Alpha-melanocyte-stimulating hormone suppresses antigen-stimulated T cell production of gamma-interferon.
The neuropeptide alpha-melanocyte-stimulating hormone (alpha-MSH) is known to suppress cytokine-mediated inflammation. In addition, we previously found that alpha-MSH suppressed the production of the proinflammatory cytokine interferon (IFN)-gamma by antigen-stimulated primed lymph node T cells. This immunosuppressive activity of alpha-MSH on lymph node T cell cultures is similar to that of interleukin (IL)-4. To further examine the potential 'IL-4 like' activities of alpha-MSH, antigen-stimulated lymph node T cell cultures were treated with alpha-MSH in the presence of neutralizing anti-IL-4 antibodies. The enhanced production of IFN-gamma caused by the presence of anti-IL-4 alone in the T cell cultures was squelched by alpha-MSH. This demonstrated that in these cultures, alpha-MSH regulation of IFN-gamma production operates in a fashion similar to that of endogenous IL-4. Addition of exogenous IL-4 to antigen-stimulated lymph node T cell cultures did not intensify alpha-MSH down-regulation of IFN-gamma production, and the addition of alpha-MSH to IL-4-treated cultures did not further depress IFN-gamma production. These and the previous results suggest that the mechanism of alpha-MSH suppression of IFN-gamma production in the antigen-stimulated T cell cultures is similar to, but independent of, IL-4. When antigen-presenting cells (APCs) were the only cells in the antigen-stimulated T cell cultures treated with alpha-MSH, there was a significant reduction (60-70%) of APC elicitation of IFN-gamma production by untreated primed T cells.(ABSTRACT TRUNCATED AT 250 WORDS)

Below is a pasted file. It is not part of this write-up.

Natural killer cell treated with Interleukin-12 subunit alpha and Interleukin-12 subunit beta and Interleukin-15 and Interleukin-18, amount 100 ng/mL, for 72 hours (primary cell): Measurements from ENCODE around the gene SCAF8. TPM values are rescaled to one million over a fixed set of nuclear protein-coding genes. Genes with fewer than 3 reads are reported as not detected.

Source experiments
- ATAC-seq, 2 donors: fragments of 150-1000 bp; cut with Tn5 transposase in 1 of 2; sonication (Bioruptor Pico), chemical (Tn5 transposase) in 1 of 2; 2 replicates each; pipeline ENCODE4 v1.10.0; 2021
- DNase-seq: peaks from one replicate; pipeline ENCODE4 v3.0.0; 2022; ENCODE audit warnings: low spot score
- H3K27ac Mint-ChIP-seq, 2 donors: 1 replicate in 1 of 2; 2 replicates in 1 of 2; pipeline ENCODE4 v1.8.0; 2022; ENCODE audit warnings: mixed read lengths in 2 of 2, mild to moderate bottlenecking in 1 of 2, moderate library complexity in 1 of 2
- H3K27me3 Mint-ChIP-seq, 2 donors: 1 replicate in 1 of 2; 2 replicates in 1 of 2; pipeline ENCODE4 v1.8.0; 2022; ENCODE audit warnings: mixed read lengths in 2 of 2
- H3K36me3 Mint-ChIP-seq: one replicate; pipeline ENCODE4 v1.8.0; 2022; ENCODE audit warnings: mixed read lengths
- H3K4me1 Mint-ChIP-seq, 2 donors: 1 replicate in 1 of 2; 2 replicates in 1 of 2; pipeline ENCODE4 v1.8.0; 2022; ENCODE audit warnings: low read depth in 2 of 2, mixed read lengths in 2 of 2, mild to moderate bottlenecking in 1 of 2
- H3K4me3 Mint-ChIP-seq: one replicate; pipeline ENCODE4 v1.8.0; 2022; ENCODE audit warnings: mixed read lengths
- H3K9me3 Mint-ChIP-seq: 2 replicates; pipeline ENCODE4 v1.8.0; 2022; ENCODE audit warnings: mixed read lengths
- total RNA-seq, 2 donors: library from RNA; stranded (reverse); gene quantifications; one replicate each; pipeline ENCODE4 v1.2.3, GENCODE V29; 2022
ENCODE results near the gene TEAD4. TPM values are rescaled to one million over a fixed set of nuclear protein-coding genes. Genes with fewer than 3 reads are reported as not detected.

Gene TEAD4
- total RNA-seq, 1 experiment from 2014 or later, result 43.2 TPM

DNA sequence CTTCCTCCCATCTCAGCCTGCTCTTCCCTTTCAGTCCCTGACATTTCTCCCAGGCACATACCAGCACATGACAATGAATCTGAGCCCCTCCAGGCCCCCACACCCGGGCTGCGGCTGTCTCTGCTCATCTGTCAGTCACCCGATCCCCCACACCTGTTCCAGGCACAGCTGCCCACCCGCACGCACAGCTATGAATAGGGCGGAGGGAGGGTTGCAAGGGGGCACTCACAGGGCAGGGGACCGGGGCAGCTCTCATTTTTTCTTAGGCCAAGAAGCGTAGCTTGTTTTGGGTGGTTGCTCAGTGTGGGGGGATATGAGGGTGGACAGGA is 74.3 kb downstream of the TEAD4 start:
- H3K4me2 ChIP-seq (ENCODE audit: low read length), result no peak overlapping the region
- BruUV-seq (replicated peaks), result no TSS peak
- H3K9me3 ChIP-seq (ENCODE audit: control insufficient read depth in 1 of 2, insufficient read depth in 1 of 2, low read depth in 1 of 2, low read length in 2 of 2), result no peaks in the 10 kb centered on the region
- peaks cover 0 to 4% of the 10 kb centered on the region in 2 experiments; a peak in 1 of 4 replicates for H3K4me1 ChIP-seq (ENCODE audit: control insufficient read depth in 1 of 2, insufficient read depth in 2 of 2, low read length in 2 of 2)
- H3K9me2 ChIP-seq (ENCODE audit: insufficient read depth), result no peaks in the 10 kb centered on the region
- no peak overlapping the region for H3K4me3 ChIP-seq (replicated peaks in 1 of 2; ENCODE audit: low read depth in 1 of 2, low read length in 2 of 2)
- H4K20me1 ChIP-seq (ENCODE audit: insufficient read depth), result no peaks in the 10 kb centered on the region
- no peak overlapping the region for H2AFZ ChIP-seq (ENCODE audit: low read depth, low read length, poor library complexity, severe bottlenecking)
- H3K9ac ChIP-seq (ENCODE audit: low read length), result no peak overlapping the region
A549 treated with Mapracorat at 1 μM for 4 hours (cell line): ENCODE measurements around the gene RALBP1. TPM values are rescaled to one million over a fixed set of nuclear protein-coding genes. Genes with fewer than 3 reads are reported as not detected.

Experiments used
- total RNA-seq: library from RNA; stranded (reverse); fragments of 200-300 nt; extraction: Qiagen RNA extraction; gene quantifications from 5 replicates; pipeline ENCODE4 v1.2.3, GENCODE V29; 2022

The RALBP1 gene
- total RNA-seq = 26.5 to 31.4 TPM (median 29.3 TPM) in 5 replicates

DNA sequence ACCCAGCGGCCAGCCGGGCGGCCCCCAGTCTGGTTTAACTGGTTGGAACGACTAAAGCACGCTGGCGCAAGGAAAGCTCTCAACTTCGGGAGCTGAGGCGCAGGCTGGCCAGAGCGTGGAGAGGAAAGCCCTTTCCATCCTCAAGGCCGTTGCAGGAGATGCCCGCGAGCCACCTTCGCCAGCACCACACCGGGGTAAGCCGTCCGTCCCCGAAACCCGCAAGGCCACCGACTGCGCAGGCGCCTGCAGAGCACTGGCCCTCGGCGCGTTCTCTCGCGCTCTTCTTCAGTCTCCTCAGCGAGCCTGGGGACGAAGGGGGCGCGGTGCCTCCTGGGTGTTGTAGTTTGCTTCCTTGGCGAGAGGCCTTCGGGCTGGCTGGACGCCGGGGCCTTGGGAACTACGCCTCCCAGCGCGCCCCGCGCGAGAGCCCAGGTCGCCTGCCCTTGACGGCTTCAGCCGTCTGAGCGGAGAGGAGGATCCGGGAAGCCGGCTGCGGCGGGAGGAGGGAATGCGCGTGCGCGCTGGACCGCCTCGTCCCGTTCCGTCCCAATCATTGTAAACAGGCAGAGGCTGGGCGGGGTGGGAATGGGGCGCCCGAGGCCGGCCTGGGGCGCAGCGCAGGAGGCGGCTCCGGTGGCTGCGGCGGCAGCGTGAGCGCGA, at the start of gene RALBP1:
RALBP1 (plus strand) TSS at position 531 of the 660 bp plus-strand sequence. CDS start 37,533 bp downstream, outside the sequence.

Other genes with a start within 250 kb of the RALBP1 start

Taylor, AW; Streilein, JW; Cousins, SW
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